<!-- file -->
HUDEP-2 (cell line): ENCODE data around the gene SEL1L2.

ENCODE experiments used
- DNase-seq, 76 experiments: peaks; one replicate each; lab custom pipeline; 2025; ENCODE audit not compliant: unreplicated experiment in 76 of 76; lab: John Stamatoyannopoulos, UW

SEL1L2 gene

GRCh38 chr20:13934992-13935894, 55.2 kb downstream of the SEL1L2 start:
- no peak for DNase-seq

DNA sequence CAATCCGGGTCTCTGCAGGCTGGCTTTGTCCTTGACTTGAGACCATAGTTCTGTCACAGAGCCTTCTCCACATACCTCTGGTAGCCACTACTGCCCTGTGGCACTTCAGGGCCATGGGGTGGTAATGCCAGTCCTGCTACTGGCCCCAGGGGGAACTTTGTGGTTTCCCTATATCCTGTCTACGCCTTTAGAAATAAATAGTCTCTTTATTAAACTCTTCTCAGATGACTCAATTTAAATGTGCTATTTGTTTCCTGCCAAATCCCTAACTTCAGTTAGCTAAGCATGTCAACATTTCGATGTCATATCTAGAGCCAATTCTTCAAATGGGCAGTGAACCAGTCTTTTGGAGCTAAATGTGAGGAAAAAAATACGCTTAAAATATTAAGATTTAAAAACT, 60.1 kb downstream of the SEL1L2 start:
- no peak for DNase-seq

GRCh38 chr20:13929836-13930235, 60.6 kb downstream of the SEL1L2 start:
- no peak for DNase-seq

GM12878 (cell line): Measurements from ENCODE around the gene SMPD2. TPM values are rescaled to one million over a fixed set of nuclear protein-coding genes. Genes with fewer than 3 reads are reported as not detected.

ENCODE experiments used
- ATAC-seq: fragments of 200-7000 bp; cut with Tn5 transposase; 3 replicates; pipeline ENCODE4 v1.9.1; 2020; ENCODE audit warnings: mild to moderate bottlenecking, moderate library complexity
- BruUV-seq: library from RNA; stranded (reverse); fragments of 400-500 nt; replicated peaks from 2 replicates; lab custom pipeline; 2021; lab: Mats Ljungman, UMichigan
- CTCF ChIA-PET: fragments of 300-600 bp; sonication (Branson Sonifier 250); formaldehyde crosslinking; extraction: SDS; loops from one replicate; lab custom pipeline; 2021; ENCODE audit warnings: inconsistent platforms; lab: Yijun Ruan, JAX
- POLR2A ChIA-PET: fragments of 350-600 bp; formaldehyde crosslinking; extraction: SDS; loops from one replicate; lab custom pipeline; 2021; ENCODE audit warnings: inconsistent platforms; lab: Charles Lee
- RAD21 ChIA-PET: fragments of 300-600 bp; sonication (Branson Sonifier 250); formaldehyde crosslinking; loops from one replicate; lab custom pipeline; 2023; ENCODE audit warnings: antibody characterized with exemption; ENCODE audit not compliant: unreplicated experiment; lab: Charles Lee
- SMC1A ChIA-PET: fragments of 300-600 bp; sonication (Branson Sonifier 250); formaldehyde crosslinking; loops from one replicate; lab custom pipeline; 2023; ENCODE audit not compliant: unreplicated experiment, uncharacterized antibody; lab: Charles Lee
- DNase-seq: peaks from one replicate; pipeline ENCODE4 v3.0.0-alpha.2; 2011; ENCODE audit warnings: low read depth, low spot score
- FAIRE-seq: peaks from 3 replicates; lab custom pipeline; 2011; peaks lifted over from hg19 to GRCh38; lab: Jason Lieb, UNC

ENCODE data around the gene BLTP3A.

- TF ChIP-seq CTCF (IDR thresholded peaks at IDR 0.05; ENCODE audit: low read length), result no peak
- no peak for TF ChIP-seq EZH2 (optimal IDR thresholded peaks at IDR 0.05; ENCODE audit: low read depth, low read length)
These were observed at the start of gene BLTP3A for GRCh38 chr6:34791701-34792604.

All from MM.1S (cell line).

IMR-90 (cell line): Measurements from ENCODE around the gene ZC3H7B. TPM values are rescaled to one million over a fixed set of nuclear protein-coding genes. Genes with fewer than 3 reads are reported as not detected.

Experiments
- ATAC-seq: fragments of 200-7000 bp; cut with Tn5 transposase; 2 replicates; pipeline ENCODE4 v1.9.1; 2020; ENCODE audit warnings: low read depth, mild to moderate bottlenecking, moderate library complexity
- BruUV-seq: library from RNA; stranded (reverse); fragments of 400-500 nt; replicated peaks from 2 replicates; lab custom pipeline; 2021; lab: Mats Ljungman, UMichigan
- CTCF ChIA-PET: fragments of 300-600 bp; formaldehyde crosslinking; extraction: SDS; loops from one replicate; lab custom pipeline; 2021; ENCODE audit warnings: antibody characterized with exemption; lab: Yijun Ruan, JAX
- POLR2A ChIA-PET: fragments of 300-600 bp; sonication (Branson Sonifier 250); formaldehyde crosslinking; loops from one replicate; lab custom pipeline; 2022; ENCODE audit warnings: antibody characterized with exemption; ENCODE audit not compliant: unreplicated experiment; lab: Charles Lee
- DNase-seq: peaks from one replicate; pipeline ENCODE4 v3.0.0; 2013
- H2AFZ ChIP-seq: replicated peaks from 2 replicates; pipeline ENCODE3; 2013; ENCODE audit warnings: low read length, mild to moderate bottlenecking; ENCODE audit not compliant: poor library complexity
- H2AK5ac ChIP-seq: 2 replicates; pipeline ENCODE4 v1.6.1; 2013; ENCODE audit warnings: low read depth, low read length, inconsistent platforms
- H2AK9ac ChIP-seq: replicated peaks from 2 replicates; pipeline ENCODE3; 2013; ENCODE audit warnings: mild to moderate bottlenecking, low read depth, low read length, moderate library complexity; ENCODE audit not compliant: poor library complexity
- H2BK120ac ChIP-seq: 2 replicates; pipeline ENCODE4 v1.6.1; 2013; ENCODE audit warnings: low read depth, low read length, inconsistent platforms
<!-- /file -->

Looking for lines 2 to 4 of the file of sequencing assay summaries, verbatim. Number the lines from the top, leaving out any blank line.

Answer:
ENCODE experiments used
- DNase-seq, 76 experiments: peaks; one replicate each; lab custom pipeline; 2025; ENCODE audit not compliant: unreplicated experiment in 76 of 76; lab: John Stamatoyannopoulos, UW

SEL1L2 gene